A new year means many newly engaged (congrats!) couples planning for their dream wedding. Or perhaps 2020 was the year you said, “I do” (also congrats!), and now you’re looking for ways to make the most of your combined incomes. Whether the big day is months away or you’re wearing the newlywed title with pride, these tips will help you navigate the less-than-romantic, but oh-so-important topic of finances.
- Start early. We don’t mean to put a damper on your wedding bliss, but one survey found that nearly 50% of married Americans argue about money, and another survey identified money issues as the leading cause of divorce. That’s why it’s important to have money conversations—which admittedly may be difficult or uncomfortable—early on to identify any issues that need to be addressed, as well as to set money-spending expectations, goals and a budget. Start with your personal and shared dreams—if you want to buy a new boat, vacation together in Italy or another big goal, talk about it! These personal and shared dreams will start your financial discussions off on a positive note and are your gateway to bigger money discussions. After all, those dreams need milestones and steps along the way to reach them.
- Make note of any wedding costs. Whether you’re planning for the big day or still relishing all the special moments from your celebration, the truth is…weddings can be PRICEY! If you’re still planning for the big day, be sure to do your research on what big ticket items cost (typically the reception venue, photographer, band/DJ and big day attire cost the most) and know your limits for what you are willing to spend. If your big day is behind you, make sure to work any remaining wedding debts into your budget, and consider consolidating any debt financed through a wedding vendor into a lower rate loan to reduce the amount you pay over time.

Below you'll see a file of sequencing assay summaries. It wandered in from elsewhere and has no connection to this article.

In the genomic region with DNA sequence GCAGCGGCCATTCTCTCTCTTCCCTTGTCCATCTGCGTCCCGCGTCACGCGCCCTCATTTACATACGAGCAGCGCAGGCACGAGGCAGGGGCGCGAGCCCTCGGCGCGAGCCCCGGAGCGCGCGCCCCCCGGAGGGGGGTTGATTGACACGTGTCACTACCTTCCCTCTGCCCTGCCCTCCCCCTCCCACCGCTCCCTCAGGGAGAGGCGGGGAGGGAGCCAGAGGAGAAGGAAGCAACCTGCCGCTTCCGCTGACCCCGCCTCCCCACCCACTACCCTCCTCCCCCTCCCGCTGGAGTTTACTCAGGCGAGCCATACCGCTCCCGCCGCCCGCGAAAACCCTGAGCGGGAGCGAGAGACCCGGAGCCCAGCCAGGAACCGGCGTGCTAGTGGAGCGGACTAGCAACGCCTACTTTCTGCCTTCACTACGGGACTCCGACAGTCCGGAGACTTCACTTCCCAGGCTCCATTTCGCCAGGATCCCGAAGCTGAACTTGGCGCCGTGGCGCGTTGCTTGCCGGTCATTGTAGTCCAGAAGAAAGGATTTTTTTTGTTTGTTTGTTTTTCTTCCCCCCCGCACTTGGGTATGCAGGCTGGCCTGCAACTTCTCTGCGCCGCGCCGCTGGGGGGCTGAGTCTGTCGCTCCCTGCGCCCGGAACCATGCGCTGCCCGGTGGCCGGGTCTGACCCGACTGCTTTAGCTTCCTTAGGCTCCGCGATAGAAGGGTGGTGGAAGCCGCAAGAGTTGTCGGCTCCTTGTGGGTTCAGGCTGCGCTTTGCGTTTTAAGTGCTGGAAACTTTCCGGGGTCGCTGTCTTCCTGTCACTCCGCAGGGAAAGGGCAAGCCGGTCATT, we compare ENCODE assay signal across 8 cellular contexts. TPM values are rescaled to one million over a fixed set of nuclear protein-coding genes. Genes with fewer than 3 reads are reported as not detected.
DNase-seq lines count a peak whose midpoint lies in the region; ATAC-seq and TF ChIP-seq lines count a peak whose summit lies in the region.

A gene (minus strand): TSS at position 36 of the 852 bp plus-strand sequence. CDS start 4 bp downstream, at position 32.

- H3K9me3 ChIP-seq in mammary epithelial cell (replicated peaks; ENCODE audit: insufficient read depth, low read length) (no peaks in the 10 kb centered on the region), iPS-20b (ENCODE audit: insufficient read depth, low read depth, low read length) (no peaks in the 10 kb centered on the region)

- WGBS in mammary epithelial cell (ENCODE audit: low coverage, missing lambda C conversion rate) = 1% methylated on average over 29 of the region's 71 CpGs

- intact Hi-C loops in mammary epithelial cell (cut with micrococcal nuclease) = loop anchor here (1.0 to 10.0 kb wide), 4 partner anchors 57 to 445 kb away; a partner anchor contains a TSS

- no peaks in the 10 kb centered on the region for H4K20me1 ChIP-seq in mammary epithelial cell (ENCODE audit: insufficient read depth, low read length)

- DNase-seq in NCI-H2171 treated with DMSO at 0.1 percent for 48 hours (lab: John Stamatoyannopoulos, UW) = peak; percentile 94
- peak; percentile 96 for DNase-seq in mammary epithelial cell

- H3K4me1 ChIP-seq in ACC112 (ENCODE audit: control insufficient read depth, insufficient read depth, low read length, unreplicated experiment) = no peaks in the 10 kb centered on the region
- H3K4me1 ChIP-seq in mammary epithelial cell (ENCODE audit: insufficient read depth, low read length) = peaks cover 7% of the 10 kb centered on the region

- Identify decisions to be made. Will you combine accounts or keep them separate? Do you need to adjust tax withholdings, life insurance, car insurance, health insurance or beneficiaries listed on accounts? While you don’t need to make all of these decisions right away, add them to a list of items to tackle in a month’s time to make the most of potential money-saving opportunities (like multi-car discounts for having your auto insurance with one company versus separate).
- Outline your income and expenses. Identifying sources of income is usually pretty easy, as the number of full-time, part-time and side-hustle jobs are typically short. It’s the work needed to list all your expenses that can be draining—both emotionally and physically. Make note of your fixed and flexible expenses and start looking at anything that may be duplicated, such as insurance policies, subscription services, memberships, phone plans, etc. Take time to also go through at least the last three months of account statements to identify any purchases that may not be accounted for otherwise (such as daily trips to the local convenience store or weekly online shopping adventures). Treat this as a fact-finding mission, rather than an opportunity to point out each other’s money-spending challenges.
- Create a budget. Even if you plan to keep your accounts separate (or have some combined accounts and some individual accounts), you still need a combined budget. Make sure you identify ALL existing accounts, including checking, savings, retirement, loans and credit cards (through financial institutions and stores). Check out this handy budgeting worksheet and these helpful budgeting tips to guide you along the way.
- Plan frequent budget tune-up sessions. While the first round may have left you exhausted and less-than-excited for any future budgeting dates, be sure to schedule check-ins along the way (monthly is best, or at least quarterly) to make sure you’re staying on course.
- Celebrate! We know budgeting can stir up some tough conversations, and maybe even some surprising revelations about your loved one. That’s why it’s important to have a romantic celebration such as a fancy homecooked dinner by candlelight, snuggling up on the couch to watch a movie on your favorite streaming service, stargazing in your backyard, etc. planned shortly after you complete the hard work of budgeting.
Looking for more budgeting tips? Check out our monthly budget tips for more resources.